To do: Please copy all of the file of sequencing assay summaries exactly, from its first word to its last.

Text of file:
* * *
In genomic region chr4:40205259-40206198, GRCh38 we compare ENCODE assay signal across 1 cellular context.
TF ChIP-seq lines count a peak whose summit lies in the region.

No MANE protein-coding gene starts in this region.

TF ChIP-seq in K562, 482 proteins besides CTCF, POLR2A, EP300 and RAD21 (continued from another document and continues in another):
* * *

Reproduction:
In genomic region chr4:40205259-40206198, GRCh38 we compare ENCODE assay signal across 1 cellular context.
TF ChIP-seq lines count a peak whose summit lies in the region.

No MANE protein-coding gene starts in this region.

TF ChIP-seq in K562, 482 proteins besides CTCF, POLR2A, EP300 and RAD21 (continued from another document and continues in another):